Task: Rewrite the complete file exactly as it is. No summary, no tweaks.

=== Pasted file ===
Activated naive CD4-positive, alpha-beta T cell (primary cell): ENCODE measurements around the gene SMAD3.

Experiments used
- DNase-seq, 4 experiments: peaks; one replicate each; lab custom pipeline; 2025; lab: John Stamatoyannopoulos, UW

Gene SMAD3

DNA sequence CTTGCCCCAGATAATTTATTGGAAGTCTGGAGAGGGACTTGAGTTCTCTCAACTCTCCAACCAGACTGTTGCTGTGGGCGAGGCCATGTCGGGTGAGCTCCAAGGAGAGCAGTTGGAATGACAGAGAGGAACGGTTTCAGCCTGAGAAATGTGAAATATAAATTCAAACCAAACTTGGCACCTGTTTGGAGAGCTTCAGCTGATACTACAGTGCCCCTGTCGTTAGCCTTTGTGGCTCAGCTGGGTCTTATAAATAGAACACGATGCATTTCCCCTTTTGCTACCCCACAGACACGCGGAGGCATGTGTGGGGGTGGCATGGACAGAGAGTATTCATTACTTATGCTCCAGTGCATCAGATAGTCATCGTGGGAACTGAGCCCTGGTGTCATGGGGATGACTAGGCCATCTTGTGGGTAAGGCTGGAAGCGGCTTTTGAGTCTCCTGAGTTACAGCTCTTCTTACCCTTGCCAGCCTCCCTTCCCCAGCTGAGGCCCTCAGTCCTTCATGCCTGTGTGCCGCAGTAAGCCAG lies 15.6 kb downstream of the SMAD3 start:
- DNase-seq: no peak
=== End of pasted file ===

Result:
Activated naive CD4-positive, alpha-beta T cell (primary cell): ENCODE measurements around the gene SMAD3.

Experiments used
- DNase-seq, 4 experiments: peaks; one replicate each; lab custom pipeline; 2025; lab: John Stamatoyannopoulos, UW

Gene SMAD3

DNA sequence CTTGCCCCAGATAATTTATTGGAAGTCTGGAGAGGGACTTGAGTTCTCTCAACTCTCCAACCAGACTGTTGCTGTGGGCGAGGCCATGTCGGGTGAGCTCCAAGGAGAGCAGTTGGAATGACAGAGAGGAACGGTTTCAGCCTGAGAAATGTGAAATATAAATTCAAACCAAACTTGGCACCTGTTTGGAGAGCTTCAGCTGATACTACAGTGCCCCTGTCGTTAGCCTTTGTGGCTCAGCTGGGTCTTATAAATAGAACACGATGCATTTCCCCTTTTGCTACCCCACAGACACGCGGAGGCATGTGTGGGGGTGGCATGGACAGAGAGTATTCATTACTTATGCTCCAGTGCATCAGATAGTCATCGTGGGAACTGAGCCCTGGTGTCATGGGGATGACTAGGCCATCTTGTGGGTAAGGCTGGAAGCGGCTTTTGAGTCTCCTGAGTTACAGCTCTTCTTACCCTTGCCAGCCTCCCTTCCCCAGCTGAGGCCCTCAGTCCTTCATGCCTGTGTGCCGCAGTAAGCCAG lies 15.6 kb downstream of the SMAD3 start:
- DNase-seq: no peak